As Americans have surely noticed, the price paid at the pump has been on an upswing. That said, we pay a much smaller bite in fuel taxes compared to other countries.
The price paid for a gallon of gasoline is influenced by taxes imposed by government – both at Federal (currently at 18.4 cents per gallon) and state levels. The Federal fuel tax funds close to 90% of the Highway Trust Fund, which is the primary financing organization for highway repair, construction and maintenance across the U.S.
The Federal fuel tax is set to expire on September 30. Surely will become a contentious issue in Washington and across the campaigns of 2012 presidential hopefuls. To put our fuel tax price in perspective, it is important to investigate how countries around the world tax their automotive fuels and how much they charge.
Our neighbors to the north pay about $1.20 per gallon in Canadian federal and provincial tax mandates, not including extra taxes imposed by some municipalities such as Vancouver. Over 1/3 of the price paid for gasoline and diesel fuel in Canada is made up by taxes. Fuel taxes charged in Europe vary slightly by country, but on the whole they pay more than double for a gallon of fuel than the US .
Many European countries (such as the UK and Germany) charge an additional value-added tax on fuel at the pump, while other countries like Norway and Sweden even levy a carbon tax on the price of fuel. Over half of the whopping $9.24 paid per gallon of gasoline in France is made up in taxes. A gallon of gas in Germany costs $9.07, $4.88 of which is made up in taxes.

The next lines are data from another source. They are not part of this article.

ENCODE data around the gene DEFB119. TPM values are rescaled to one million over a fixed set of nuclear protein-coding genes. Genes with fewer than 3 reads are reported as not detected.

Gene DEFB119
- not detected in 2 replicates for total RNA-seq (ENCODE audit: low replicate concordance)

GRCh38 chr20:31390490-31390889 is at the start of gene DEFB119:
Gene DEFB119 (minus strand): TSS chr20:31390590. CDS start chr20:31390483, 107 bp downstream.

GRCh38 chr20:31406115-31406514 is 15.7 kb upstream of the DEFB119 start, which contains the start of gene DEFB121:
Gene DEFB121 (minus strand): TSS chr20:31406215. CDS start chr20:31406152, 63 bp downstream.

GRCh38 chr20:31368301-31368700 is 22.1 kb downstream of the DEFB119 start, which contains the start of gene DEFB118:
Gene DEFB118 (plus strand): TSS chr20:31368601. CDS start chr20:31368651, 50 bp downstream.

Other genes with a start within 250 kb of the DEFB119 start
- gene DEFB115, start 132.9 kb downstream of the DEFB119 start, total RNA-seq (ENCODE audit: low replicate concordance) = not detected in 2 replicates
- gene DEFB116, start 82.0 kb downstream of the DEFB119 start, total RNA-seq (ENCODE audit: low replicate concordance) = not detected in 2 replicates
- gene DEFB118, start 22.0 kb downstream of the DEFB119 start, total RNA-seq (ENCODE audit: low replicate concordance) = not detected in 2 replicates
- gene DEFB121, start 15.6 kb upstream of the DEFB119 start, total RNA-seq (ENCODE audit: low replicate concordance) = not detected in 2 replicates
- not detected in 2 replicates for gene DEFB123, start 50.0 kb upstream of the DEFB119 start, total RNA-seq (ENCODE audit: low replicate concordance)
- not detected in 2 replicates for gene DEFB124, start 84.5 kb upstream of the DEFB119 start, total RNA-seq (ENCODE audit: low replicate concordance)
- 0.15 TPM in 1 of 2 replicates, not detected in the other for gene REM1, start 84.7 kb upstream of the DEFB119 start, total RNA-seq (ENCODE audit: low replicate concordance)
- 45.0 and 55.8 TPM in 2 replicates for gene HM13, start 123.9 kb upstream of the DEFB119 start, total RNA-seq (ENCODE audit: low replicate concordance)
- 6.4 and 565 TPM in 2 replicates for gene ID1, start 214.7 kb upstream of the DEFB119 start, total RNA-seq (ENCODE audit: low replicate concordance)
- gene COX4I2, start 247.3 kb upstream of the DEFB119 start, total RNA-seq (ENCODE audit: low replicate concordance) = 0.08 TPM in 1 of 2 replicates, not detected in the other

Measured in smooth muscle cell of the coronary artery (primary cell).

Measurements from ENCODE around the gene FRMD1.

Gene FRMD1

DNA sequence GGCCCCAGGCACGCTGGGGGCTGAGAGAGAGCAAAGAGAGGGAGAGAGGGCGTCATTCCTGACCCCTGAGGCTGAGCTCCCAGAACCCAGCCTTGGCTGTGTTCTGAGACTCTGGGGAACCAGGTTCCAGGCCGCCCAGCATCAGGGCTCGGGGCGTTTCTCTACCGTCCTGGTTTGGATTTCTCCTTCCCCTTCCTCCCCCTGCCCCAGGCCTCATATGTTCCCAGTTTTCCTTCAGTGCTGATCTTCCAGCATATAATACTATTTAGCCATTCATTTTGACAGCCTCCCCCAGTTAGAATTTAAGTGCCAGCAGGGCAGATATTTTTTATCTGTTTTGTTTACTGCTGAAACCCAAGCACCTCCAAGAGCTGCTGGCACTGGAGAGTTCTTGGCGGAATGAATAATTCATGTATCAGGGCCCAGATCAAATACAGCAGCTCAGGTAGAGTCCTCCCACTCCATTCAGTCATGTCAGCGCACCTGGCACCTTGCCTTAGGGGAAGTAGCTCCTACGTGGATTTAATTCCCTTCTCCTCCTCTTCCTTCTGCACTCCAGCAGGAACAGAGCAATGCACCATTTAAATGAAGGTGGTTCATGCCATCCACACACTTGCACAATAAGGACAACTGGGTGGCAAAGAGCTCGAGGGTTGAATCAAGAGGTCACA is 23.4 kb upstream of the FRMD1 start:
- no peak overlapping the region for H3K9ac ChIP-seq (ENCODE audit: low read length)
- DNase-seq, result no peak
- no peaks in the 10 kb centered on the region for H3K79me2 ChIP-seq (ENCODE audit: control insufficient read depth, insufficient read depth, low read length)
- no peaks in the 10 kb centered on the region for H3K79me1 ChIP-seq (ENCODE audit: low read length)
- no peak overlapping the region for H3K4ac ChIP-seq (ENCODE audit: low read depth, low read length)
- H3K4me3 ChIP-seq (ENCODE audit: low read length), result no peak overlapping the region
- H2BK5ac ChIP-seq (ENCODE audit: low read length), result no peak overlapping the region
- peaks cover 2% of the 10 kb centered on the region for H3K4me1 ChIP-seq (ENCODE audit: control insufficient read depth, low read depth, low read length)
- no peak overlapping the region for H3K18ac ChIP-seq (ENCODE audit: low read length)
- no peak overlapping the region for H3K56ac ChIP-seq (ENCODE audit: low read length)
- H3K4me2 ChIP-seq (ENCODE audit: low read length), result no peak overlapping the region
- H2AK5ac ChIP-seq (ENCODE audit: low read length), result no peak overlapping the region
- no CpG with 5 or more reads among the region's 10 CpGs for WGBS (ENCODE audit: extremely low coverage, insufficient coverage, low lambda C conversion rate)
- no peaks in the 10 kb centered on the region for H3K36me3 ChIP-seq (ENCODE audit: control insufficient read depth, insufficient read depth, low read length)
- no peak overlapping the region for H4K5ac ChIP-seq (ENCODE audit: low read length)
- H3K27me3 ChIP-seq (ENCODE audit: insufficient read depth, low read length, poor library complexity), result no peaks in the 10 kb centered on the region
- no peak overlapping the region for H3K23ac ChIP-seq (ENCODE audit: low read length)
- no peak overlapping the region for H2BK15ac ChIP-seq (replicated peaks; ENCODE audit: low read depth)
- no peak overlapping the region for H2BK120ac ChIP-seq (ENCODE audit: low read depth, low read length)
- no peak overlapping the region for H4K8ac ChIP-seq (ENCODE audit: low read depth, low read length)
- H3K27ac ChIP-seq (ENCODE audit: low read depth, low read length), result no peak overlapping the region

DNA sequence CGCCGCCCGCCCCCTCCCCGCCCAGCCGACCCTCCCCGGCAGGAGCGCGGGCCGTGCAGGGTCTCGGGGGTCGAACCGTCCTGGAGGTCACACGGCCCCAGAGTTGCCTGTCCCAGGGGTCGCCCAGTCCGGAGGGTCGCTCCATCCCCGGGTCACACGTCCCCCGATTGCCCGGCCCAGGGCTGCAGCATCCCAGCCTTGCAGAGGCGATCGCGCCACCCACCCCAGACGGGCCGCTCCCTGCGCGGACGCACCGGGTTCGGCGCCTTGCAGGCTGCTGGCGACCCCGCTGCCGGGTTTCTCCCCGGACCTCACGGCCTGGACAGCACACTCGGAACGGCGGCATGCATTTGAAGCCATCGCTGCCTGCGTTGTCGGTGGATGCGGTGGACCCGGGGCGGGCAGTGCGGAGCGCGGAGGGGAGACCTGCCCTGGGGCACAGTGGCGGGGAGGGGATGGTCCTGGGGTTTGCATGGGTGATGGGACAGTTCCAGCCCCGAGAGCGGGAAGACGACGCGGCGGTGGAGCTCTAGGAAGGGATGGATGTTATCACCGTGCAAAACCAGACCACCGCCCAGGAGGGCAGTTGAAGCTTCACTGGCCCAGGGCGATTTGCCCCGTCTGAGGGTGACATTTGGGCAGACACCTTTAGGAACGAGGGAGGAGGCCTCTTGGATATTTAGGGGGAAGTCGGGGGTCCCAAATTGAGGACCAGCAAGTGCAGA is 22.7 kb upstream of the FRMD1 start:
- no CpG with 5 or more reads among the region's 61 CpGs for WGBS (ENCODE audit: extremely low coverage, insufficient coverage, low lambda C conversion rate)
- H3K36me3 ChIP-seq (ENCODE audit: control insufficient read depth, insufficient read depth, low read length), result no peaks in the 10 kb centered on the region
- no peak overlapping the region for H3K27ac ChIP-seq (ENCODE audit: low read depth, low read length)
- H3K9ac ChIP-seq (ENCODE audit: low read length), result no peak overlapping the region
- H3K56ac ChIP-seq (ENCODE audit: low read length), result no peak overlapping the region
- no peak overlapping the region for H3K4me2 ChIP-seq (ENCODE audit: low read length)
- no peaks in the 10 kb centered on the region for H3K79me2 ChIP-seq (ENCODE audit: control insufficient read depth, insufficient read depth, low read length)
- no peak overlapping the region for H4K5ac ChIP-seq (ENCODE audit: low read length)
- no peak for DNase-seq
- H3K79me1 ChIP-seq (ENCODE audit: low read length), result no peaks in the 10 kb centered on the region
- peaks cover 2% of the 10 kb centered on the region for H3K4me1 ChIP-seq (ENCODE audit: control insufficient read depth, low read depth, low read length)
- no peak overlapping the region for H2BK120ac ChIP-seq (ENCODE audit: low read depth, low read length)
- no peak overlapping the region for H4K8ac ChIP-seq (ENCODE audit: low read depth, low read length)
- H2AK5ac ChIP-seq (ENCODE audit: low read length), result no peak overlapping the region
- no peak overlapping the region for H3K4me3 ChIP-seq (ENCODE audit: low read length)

Some countries pay less than Americans do for gasoline through the absence of taxes and even government subsides. Iran, Venezuela, and Kuwait are just some of the countries that subsidize fuel so that their citizens pay little for fuel: prices of gasoline in Venezuela range around 10 cents a gallon! Kuwait, Qatar, Saudi Arabia and Venezuela are all countries where the price paid for a gallon of gas is far less than a dollar and taxes are negative: These governments own most (if not all) of the oil they sell to their citizens, and sadly oftentimes (as is the case in Venezuela) the subsidies that bring low gas to citizens are often funds diverted from public transportation and aid programs. Many of these nations also use low gas prices as a way of legitimizing autocratic rule for their underprivileged national masses.
The increasingly higher prices paid at the pump by Americans for petroleum fuels, coupled with the discussion over government revenue and the soon to expire federal fuel tax make for a hotly debated issue. Prices of petroleum do not show signs of decreasing in the near term, yet without the addition of a Federal gas tax there is currently no way to fund much needed road work and improvements on our nation’s aging highway system. Politicians may debate the relevance of the Federal fuel tax and ways to save money on gas, but it is important to keep in mind that in relation to the rest of the world, America enjoys a very privileged position in the price paid for fossil fuel taxes.
Earthgarage – Greener Car. Fatter Wallet.